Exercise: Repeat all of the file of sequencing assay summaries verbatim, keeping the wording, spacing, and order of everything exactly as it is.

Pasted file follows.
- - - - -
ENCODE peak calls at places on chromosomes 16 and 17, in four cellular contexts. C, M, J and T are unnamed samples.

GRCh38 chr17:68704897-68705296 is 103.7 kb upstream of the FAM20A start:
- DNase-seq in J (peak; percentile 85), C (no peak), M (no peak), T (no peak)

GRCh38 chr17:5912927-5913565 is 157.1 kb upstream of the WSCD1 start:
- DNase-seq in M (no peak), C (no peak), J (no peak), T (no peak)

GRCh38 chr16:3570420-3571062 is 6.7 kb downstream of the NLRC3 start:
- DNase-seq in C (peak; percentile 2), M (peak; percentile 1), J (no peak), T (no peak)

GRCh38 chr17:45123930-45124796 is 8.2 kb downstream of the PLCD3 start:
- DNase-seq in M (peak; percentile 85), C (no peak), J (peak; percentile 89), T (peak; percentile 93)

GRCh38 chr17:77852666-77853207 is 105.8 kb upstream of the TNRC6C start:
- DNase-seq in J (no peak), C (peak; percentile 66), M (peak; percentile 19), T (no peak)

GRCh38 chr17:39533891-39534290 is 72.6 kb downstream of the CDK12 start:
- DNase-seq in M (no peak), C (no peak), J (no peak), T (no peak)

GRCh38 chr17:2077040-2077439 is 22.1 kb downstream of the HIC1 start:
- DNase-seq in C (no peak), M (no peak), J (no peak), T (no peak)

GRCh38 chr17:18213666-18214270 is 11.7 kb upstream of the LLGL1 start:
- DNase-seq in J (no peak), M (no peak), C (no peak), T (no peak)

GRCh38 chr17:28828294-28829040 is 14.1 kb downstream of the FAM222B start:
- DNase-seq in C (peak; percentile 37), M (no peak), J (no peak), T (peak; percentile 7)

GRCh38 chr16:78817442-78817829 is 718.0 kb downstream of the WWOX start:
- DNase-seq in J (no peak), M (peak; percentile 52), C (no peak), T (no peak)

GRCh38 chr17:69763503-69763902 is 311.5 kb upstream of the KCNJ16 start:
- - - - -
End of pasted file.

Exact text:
ENCODE peak calls at places on chromosomes 16 and 17, in four cellular contexts. C, M, J and T are unnamed samples.

GRCh38 chr17:68704897-68705296 is 103.7 kb upstream of the FAM20A start:
- DNase-seq in J (peak; percentile 85), C (no peak), M (no peak), T (no peak)

GRCh38 chr17:5912927-5913565 is 157.1 kb upstream of the WSCD1 start:
- DNase-seq in M (no peak), C (no peak), J (no peak), T (no peak)

GRCh38 chr16:3570420-3571062 is 6.7 kb downstream of the NLRC3 start:
- DNase-seq in C (peak; percentile 2), M (peak; percentile 1), J (no peak), T (no peak)

GRCh38 chr17:45123930-45124796 is 8.2 kb downstream of the PLCD3 start:
- DNase-seq in M (peak; percentile 85), C (no peak), J (peak; percentile 89), T (peak; percentile 93)

GRCh38 chr17:77852666-77853207 is 105.8 kb upstream of the TNRC6C start:
- DNase-seq in J (no peak), C (peak; percentile 66), M (peak; percentile 19), T (no peak)

GRCh38 chr17:39533891-39534290 is 72.6 kb downstream of the CDK12 start:
- DNase-seq in M (no peak), C (no peak), J (no peak), T (no peak)

GRCh38 chr17:2077040-2077439 is 22.1 kb downstream of the HIC1 start:
- DNase-seq in C (no peak), M (no peak), J (no peak), T (no peak)

GRCh38 chr17:18213666-18214270 is 11.7 kb upstream of the LLGL1 start:
- DNase-seq in J (no peak), M (no peak), C (no peak), T (no peak)

GRCh38 chr17:28828294-28829040 is 14.1 kb downstream of the FAM222B start:
- DNase-seq in C (peak; percentile 37), M (no peak), J (no peak), T (peak; percentile 7)

GRCh38 chr16:78817442-78817829 is 718.0 kb downstream of the WWOX start:
- DNase-seq in J (no peak), M (peak; percentile 52), C (no peak), T (no peak)

GRCh38 chr17:69763503-69763902 is 311.5 kb upstream of the KCNJ16 start: